Little League Tourney Represents Reston

Little League Tourney Represents Reston

At Fred Crabtree District Park, 14 teams from across the state gather for Virginia Little League tournament.


Jeff Thomas watches District 4 administrator Ellen Witherow, middle, thank parent volunteer Joanne Gryski during the Virginia Little League state tournament’s Opening Ceremonies on Thursday, July 16 at Reston Town Center.


Fred Crabtree, far right, shakes hands with Mackie Wheeler of Vienna American during the Virginia Little League state tournament’s Opening Ceremonies. Fourteen teams traveled to Reston for the annual event.

Soaked with sweat, Jeff Thomas sat in the back right corner of a hospitality tent at Fred Crabtree District Park on Friday afternoon, July 17. It was fairly warm and flies, mosquitoes and other assorted bugs continually pestered the president of Reston Little League.

Regardless of heat, humidity or insects, nothing could derail Thomas’ happiness this day. Finally, he thought, baseball was underway. All of the planning that had consumed the past six months of his life had passed. Nothing was left to do but watch.

And that’s what Thomas did.

“Putting together a state tournament is a big undertaking, not just for the host organization, but for all the leagues that come here,” said Thomas, who also works as an acquisitions analyst for the U.S. Department of Transportation.

Fourteen teams comprised of between 12 and 14 players descended on Reston over the weekend and early this week for the 10-11-year-old Virginia Little League state tournament. Although Reston did not have an entrant in the tournament, Thomas and others had just as much fun showcasing the organization as a whole.

“Having an event like this right here in our community is a great way to promote youth baseball, and we’re very proud of our facilities here,” Thomas said. “The All-Star adventure in Little League is a tremendous experience for the kids and that’s what it’s all about.”

The whirlwind of planning started in early January with a phone call from District 4 administrator Ellen Witherow, who initially asked Thomas if Reston, which had the proper facilities and had hosted a 9-10-year-old tournament more than a decade ago, would be able to host this year’s version.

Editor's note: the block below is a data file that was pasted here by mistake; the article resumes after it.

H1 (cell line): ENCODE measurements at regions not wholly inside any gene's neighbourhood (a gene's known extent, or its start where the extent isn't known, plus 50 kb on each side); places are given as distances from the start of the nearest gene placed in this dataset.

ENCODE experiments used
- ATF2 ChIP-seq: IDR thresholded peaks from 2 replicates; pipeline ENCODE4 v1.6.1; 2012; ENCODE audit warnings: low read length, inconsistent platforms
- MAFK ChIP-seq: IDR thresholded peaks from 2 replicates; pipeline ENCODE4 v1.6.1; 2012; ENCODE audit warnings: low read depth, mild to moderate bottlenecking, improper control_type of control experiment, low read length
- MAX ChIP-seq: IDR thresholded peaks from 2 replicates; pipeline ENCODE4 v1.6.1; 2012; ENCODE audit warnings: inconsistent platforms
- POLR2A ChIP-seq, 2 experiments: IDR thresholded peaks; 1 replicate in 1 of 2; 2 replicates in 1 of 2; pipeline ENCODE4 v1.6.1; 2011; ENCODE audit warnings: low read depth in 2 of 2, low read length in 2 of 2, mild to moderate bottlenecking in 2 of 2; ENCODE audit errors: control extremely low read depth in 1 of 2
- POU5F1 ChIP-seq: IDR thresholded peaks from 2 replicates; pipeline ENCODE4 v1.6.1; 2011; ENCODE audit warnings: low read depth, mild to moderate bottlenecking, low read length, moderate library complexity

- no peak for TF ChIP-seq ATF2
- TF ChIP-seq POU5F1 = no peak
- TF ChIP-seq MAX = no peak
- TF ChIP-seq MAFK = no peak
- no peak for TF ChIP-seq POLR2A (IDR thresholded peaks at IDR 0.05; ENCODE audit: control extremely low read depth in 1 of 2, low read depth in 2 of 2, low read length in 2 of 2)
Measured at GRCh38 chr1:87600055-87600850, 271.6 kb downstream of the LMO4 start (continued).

Thomas jumped at the opportunity. This was do-able, he thought. So the next day, Thomas went to work lining up sponsors, talking to other teams from around Division 4 and organizing a contingent of more than 100 parent volunteers.

Joanne Gryski, with three children playing for Reston, agreed to help. Her sons, Marty, 11; Ben, 10; and Nick, 8, have enjoyed their time with the organization, and she saw this as the perfect opportunity to give something back.

Of course, Gryski didn’t expect to coordinate an entire hospitality tent, the picnic for the Opening Ceremonies on Thursday, July 17 or oversee an entire group of volunteers, either.

“The biggest thing for me was actually realizing how much work goes into this,” Gryski said. “I think the teams have all been very hospitable, so it just makes it a very nice environment.”

Without a Reston team in the tournament, Chantilly American and Vienna American have carried the load. Chantilly American posted a 3-0 record during pool play and topped York County, 15-3, on Monday night.

Vienna American went 2-0 in pool play and scored a total of 36 runs during those games. On Monday, Vienna American played McIntire and won, 16-0, which produced a semifinal matchup Tuesday night against each other.

“They took care of things and did a fantastic job,” said Chantilly American manager Steve Norwood of the tournament experience. “A lot of these people go out and spend their weekends volunteering. It’s a pretty amazing thing.”

Thomas said that another fulfilling part of this whole experience was watching Little Leaguers from across the state interact with each other at the Opening Ceremonies, which took place at Reston Town Center. Many traded district pins -- a Little League tradition -- while others were content to discuss the entire state tournament experience.

Though the tournament’s champion was crowned Tuesday night and too late for this edition, Thomas hoped that every player involved would leave town with the same feelings.

“We want them to go home with great memories, great pictures and a great smile on their face and to go back and tell their buddies that they had a great time at the state tournament,” Thomas said. “Maybe one in 50,000 goes on and gets paid to play baseball, but if 20 years from now we have some Little League coaches out there … that’s just great.”